Explorers to Xinjiang in 20th Century
Loulan was an ancient kingdom based around an important oasis city along the Silk Road already known in the 2nd century BCE on the northeastern edge of the Lop Desert.
In March 1900, Swedish Explorer Sven Hedin went east along the Tarim River to the lower reaches of the Kongque River in search of the uncertain Lop Nur. On March 27, Sven Heddin completed his expedition to the west of Lop Nur and began his return journey. At that time, he and his Uighur guides Abdul Reimu and Aldek found a shovel left behind for the expedition in the camp. When they returned to the camp to look for them, they encountered a storm and lost their way, but accidentally they broke into an ancient city in the wrong way. In front of them, there were walls, streets, houses and even beacon towers.
Many records in ‘The Book of Former Han’ show the existence of the Jingjue state, but only a few words are recorded about this small country. In addition to the turmoil and instability in the Han Dynasty, the Silk Road was interrupted, and the records of the elite state was disappeared, just at the same time, it seems that the Jingjue state disappeared in an instant.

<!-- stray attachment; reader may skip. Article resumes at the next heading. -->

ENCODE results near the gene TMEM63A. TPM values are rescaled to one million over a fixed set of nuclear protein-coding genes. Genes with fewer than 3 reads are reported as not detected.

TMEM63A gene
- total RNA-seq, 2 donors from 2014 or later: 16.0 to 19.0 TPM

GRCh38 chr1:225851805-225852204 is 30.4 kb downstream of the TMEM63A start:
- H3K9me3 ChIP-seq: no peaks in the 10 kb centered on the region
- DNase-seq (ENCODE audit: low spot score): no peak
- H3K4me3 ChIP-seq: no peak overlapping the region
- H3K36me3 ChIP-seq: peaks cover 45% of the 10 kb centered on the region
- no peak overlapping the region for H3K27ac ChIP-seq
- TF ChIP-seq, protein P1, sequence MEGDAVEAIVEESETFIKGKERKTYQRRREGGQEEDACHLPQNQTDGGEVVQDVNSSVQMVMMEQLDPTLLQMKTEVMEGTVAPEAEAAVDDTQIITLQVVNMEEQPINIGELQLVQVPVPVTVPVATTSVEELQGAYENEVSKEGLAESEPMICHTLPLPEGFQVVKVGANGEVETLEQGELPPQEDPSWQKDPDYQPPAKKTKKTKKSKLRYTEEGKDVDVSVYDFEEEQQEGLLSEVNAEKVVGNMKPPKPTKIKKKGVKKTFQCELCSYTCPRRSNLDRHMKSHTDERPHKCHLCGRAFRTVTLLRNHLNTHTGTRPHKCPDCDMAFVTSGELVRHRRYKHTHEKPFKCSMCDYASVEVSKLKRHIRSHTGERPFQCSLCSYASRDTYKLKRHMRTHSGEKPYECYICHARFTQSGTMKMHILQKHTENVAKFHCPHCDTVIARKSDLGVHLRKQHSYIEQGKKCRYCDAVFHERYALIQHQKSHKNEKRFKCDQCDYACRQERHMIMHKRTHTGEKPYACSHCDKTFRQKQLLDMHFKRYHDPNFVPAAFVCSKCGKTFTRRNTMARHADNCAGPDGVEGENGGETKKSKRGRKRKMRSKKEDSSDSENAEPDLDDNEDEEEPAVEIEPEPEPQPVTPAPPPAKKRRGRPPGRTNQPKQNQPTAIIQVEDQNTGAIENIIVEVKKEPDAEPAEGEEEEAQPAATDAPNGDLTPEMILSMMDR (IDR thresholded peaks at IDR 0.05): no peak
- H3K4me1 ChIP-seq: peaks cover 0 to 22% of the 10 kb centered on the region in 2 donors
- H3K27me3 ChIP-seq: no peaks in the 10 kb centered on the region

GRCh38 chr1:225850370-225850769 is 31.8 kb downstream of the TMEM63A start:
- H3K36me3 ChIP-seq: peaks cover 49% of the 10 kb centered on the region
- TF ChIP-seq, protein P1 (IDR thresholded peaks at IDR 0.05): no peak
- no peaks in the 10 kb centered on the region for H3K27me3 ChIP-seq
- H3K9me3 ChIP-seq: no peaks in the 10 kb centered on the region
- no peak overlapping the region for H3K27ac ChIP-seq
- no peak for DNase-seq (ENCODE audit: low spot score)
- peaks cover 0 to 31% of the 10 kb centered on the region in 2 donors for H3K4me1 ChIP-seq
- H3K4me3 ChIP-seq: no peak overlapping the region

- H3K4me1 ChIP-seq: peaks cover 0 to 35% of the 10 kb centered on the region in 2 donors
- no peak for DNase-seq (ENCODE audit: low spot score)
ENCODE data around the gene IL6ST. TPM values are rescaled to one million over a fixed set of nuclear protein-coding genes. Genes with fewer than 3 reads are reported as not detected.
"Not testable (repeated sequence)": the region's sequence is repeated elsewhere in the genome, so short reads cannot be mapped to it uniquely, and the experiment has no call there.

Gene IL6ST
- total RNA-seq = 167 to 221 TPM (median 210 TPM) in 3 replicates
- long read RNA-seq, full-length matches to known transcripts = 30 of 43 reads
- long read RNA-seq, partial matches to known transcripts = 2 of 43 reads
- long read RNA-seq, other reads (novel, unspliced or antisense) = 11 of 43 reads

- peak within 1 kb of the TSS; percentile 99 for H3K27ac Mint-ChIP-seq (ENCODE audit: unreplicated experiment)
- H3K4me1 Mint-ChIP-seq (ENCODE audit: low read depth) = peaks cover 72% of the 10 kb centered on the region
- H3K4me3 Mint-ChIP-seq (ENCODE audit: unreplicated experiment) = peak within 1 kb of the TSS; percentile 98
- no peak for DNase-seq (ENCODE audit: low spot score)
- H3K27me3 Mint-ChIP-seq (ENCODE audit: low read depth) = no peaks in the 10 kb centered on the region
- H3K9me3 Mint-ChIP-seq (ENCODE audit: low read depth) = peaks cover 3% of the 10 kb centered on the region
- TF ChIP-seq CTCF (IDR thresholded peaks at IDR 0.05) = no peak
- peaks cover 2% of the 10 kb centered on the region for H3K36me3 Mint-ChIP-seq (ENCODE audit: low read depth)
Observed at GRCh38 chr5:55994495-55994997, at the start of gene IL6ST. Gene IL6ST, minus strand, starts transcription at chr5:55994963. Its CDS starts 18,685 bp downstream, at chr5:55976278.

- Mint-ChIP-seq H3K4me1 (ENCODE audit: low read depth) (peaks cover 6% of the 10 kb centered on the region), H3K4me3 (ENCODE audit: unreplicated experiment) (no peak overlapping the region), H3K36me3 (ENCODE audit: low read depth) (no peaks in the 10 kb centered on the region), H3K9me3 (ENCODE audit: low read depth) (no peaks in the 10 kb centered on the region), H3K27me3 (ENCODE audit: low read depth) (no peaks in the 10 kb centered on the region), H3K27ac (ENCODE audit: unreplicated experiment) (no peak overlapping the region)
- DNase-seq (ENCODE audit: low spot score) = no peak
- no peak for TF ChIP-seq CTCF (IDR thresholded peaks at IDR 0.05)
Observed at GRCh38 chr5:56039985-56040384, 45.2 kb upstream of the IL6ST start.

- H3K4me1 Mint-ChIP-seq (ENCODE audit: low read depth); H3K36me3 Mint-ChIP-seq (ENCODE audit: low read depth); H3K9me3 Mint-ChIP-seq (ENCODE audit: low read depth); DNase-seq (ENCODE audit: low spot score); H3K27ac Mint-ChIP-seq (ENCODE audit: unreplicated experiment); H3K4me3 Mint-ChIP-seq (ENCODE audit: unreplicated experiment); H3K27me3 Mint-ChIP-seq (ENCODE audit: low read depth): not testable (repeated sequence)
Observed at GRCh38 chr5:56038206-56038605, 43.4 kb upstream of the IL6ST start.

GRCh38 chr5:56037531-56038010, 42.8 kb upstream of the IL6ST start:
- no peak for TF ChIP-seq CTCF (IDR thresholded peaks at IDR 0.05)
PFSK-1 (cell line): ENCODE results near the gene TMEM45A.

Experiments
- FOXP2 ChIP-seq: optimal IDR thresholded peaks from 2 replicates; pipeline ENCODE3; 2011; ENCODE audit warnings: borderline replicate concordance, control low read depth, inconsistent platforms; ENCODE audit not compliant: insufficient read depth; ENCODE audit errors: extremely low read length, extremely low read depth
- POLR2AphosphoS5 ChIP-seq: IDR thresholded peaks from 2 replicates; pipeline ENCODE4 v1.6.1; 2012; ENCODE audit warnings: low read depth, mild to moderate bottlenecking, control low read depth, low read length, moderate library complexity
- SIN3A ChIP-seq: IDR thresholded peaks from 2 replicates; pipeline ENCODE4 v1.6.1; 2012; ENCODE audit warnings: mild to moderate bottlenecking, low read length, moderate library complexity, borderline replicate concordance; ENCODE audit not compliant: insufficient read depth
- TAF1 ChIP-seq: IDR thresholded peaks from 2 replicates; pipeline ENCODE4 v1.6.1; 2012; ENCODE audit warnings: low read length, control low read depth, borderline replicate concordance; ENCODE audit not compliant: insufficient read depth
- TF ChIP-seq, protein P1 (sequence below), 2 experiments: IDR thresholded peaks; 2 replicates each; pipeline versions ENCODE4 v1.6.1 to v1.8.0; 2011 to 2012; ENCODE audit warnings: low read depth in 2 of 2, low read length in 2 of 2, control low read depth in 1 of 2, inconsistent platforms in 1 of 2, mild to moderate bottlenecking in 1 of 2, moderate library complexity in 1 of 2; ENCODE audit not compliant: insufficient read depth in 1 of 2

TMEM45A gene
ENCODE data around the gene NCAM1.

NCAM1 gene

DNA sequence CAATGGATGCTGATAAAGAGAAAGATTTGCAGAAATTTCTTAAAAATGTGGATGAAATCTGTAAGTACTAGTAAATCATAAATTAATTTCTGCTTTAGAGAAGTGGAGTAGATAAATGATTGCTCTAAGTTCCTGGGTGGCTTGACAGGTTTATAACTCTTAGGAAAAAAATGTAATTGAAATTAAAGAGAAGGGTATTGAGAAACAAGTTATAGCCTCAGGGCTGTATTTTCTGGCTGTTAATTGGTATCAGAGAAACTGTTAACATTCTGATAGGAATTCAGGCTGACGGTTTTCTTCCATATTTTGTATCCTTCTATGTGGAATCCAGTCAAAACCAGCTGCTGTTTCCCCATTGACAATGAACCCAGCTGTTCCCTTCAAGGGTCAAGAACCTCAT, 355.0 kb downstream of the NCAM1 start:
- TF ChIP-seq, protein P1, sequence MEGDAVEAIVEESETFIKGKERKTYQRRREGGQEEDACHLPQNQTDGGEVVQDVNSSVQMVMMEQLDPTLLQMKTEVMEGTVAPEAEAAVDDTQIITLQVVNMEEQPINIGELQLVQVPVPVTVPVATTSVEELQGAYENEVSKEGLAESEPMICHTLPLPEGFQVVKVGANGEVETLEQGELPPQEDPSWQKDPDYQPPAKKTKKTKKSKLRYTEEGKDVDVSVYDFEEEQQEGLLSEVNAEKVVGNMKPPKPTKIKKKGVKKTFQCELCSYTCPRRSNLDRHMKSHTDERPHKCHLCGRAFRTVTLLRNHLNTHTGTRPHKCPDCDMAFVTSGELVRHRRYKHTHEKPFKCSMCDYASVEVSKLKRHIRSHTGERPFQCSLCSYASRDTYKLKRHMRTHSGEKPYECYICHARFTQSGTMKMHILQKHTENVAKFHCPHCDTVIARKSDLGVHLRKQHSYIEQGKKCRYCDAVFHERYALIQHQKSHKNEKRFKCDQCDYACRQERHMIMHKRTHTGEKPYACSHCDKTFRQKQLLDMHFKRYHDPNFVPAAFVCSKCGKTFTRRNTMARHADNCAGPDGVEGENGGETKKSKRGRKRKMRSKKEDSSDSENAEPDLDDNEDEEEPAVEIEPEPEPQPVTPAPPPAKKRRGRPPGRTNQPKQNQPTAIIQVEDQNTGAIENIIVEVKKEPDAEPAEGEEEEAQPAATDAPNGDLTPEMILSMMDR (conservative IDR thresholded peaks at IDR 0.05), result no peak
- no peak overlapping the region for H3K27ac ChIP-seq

When the ancient city of Jingjue was appeared in the world again, it once caused a sensation in Europe and even in the whole archaeological circle. In the twentieth century, a British explorer, Marc Aurel Stein, as a collector of historical relics in Central Asia, led a professional archaeological team in the name of an explorer and began to study the ancient countries of the Western Regions.
In the twentieth century, he collected many exquisite cultural relics from the Western Regions and pioneered international Dunhuang studies. This famous explorer not only studied the culture of the Western Regions, but also visited the hinterland of the Taklamakan desert, where no one lived, to study the ancient civilization that was disappeared in the desert.
Born into a wealthy family, Albert Von Lecoq had enough money and time to invest in explorations in Central Asia. In 1902, as an assistant to the curator of the Berlin Museum of Ethnic Anthropology, Glenn Wiedel, he participated in organizing an expedition to Turpan, Xinjiang, China, his first expedition was a great success, so they set off again under the orders of the German Emperor William II. Unfortunately, Glenwieder was suffered from an illness, and Von Lecoq became the captain of the expedition.
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